In the heart, lack of oxygen affects excitability of pacemaker and muscular cells, conduction, excitation-contraction coupling and mechanical performances. Reperfusion of an ischemic heart, instead of being beneficial, can result in functional disturbances depending on the severity and duration of the oxygen deprivation. Although numerous studies have been devoted to this topic in the adult heart, scant attention has been paid to the reactivity of the embryonic myocardium to changes in oxygen concentration. The young embryonic heart beats spontaneously, lacks developed vascularization and innervation, and is dependent primarily on glycolytic metabolism; its oxygen and substrate requirements are met exclusively by diffusion.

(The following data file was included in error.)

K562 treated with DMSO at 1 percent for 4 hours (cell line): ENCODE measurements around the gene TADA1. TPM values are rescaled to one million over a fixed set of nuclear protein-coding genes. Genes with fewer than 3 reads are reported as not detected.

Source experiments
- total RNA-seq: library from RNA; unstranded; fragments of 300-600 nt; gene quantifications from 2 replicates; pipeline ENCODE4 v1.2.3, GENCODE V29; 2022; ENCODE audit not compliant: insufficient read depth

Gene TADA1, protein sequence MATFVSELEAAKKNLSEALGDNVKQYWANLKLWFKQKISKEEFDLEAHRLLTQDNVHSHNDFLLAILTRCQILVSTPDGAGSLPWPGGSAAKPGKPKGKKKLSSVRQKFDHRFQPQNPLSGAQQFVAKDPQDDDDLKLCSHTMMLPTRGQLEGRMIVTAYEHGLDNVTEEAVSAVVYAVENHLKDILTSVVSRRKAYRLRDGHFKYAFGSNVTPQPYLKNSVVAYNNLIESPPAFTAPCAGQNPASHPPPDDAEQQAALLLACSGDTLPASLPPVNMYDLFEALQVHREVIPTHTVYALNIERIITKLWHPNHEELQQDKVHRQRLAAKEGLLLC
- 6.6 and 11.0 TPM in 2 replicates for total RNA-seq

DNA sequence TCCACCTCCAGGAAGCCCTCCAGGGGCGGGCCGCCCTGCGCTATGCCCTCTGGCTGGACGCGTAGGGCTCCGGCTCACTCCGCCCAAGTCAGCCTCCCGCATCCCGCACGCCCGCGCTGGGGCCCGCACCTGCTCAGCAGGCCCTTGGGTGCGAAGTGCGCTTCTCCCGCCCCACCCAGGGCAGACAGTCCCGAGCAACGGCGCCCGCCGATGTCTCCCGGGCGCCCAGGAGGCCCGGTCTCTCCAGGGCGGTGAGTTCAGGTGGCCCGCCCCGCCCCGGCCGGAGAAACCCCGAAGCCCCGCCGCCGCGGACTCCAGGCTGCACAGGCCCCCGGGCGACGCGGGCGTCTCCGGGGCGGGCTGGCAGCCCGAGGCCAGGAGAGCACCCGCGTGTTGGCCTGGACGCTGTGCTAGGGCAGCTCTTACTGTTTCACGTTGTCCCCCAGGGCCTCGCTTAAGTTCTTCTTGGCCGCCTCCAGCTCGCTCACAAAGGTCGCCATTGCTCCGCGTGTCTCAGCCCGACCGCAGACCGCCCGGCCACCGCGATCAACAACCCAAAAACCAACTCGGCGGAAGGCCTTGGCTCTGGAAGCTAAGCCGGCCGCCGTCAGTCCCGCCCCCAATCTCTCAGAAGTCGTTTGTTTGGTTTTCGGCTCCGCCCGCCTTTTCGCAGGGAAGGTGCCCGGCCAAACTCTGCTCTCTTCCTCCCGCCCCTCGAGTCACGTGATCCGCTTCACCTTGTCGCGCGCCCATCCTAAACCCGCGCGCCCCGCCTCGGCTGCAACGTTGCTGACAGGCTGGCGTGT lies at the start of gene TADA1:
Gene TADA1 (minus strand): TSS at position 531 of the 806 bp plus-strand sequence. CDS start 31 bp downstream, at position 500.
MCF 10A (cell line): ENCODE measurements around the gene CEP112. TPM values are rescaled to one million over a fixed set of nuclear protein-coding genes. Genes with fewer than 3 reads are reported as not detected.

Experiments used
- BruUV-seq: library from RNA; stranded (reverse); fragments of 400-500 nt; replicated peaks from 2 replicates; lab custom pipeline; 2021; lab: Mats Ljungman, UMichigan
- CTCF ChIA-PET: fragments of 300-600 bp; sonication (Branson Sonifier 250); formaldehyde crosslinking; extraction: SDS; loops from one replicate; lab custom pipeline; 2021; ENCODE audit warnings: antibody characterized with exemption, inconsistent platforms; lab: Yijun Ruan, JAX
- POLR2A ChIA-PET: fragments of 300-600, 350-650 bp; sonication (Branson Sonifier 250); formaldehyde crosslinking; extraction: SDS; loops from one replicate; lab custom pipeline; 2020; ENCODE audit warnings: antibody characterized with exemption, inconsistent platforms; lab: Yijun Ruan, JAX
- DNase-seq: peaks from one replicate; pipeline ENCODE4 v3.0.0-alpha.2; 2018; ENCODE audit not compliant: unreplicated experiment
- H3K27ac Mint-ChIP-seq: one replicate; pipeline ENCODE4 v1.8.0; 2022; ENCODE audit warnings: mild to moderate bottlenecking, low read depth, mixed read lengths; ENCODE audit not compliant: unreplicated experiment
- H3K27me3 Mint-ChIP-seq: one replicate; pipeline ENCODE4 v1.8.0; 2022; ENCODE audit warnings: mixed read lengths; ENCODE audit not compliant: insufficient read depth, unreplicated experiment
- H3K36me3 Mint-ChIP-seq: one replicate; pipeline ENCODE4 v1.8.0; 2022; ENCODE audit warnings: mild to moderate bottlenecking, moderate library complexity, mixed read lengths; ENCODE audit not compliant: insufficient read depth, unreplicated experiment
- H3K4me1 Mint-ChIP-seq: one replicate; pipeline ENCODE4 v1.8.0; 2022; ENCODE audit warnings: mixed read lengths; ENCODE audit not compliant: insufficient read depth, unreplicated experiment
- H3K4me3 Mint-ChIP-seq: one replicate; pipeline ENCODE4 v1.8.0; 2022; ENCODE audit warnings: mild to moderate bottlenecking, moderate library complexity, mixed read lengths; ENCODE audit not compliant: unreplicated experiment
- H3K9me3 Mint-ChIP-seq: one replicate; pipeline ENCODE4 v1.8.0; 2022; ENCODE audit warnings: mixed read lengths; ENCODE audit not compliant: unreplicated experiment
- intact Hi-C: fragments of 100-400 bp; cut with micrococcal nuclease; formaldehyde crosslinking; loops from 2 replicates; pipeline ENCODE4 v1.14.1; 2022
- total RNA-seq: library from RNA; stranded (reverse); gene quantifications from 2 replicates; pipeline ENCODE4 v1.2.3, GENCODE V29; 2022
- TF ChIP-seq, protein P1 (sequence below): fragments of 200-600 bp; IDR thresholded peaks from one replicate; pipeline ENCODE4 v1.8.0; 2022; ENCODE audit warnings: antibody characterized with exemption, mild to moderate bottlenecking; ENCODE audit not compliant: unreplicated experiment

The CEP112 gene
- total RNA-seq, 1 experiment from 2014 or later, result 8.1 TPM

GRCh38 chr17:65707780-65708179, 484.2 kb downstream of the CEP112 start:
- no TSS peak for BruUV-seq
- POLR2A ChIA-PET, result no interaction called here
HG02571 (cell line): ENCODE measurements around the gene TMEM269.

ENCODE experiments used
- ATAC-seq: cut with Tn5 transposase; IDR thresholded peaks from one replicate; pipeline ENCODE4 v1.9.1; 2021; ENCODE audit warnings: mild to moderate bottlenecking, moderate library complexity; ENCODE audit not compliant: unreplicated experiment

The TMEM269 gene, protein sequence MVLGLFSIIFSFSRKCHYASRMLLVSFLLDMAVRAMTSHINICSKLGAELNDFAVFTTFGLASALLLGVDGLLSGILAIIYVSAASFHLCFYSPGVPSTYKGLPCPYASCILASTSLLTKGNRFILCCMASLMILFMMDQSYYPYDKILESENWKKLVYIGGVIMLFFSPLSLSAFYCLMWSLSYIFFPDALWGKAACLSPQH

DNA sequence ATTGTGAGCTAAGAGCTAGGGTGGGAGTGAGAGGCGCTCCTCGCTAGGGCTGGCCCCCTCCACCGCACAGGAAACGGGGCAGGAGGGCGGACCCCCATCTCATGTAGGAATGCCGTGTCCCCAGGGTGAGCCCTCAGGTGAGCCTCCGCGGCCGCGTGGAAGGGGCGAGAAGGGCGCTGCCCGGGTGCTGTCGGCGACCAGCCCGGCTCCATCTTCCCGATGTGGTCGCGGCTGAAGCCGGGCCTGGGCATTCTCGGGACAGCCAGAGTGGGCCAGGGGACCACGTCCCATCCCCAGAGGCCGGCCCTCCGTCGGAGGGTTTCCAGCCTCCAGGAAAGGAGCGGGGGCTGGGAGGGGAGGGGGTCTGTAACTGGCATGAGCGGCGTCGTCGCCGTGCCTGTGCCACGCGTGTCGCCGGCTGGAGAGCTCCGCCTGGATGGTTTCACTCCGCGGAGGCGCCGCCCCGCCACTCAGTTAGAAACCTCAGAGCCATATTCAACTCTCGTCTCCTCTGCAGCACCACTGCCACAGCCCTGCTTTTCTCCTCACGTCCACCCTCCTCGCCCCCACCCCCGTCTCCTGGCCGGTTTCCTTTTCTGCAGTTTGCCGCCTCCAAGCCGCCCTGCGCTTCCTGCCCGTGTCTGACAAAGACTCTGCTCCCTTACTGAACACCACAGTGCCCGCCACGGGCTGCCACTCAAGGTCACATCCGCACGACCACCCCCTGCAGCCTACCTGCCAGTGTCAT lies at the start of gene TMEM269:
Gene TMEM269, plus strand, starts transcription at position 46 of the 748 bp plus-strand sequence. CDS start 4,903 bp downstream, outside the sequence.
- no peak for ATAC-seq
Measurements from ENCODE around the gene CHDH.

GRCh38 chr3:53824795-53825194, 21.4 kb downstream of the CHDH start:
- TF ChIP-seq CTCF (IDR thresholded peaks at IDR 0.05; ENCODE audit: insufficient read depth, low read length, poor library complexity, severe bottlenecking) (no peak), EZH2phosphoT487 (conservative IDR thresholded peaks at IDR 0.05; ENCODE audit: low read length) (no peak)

Throughout the embryogenesis of many species, PO2 found in the tissue is rather low, and the heart can be acutely or chronically exposed to important fluctuations of PO2. It has been shown that critical values of PO2 that impair normal contractile function and depress ATP production in cultured embryonic and adult cardiomyocytes range from 0.1 to 1.6 kPa ; and that electrical and contractile activities of the fetal heart of mammals and the embryonic heart of the chick are more resistant to hypoxia than those of adult hearts. During the first three days of development of the chick embryo (equivalent to the first nine and 28 days of development of mouse and human embryos, respectively) the heart undergoes considerable morphological as well as functional differentiations, which could make it specially vulnerable to variations of oxygen availability. Dreaming of a reliable pharmacy to find allergy treatment and spend less money?